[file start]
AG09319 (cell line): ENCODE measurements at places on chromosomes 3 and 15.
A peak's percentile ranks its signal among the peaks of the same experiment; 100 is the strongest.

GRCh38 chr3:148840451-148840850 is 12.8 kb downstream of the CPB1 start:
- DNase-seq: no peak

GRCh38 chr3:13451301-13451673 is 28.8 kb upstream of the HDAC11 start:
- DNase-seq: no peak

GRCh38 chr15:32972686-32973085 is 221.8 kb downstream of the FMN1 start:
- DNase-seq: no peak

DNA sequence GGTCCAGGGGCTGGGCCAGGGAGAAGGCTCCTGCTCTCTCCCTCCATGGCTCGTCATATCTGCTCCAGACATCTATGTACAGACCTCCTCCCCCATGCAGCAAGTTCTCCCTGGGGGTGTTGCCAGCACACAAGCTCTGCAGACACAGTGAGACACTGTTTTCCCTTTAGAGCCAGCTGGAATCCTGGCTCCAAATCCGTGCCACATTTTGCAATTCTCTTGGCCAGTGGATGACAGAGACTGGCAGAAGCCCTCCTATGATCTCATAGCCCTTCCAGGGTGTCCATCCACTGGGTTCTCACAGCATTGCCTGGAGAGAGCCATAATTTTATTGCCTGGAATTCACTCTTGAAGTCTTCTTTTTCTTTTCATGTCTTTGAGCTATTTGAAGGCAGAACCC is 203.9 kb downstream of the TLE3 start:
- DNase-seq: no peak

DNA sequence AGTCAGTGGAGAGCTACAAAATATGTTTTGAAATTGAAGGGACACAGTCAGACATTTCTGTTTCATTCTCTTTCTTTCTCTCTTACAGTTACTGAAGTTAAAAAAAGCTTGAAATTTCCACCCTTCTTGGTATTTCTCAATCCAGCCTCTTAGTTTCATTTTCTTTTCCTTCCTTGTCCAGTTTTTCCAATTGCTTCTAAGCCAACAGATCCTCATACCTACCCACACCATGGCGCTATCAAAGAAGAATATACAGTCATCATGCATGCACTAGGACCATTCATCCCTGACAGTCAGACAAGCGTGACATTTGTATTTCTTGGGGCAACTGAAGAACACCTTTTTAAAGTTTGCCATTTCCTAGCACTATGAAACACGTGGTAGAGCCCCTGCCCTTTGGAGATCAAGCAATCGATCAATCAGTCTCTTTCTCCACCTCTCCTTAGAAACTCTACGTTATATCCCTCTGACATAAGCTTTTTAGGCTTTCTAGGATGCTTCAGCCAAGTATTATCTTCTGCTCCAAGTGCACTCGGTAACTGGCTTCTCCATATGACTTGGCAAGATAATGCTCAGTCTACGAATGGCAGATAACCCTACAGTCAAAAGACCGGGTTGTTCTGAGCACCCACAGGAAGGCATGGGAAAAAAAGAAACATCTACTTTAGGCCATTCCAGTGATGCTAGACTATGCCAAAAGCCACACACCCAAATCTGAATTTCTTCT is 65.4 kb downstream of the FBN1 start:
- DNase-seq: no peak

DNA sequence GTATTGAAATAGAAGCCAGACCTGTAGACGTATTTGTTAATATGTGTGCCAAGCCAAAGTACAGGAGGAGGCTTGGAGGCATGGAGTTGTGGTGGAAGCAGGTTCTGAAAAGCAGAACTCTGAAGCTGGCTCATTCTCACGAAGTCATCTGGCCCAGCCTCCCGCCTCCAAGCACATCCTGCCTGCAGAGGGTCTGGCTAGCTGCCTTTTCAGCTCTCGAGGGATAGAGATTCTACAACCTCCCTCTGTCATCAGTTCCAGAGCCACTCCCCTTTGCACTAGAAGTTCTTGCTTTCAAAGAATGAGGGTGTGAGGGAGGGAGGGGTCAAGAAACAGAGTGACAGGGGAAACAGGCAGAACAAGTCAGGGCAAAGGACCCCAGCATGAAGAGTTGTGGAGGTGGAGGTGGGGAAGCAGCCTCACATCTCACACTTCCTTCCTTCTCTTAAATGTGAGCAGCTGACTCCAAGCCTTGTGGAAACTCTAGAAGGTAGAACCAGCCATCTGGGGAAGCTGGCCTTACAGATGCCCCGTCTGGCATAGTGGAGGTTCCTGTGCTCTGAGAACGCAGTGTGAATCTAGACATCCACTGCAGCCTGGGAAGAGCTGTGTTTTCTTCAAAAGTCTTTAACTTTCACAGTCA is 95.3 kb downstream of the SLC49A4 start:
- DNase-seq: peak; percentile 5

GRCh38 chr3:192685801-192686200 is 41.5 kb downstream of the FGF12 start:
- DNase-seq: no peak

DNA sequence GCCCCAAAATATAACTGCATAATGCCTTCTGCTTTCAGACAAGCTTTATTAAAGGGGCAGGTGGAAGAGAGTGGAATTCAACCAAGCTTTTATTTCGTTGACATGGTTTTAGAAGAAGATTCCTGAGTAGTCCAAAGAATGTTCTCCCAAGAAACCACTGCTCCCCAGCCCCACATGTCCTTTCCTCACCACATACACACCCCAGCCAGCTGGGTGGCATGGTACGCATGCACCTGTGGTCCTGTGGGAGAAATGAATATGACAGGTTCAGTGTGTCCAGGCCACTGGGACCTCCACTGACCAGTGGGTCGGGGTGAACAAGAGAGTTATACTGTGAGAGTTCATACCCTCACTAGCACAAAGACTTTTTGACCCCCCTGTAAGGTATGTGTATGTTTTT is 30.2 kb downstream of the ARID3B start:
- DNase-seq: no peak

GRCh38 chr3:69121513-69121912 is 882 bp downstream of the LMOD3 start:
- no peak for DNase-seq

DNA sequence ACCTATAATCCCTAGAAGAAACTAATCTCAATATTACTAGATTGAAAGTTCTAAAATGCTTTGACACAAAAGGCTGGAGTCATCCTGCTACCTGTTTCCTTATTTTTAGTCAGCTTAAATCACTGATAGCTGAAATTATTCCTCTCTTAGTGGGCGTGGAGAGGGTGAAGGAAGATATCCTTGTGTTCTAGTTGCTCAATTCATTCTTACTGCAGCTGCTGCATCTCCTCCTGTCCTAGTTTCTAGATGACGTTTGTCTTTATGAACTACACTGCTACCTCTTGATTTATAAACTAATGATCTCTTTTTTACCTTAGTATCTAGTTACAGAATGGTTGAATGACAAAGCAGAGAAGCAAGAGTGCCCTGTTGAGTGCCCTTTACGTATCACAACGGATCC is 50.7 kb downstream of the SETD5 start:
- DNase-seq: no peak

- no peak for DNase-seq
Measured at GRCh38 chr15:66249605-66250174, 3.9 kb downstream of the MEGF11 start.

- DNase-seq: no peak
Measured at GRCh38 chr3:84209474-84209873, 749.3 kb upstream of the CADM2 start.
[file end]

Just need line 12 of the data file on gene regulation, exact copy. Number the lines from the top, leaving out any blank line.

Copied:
- DNase-seq: no peak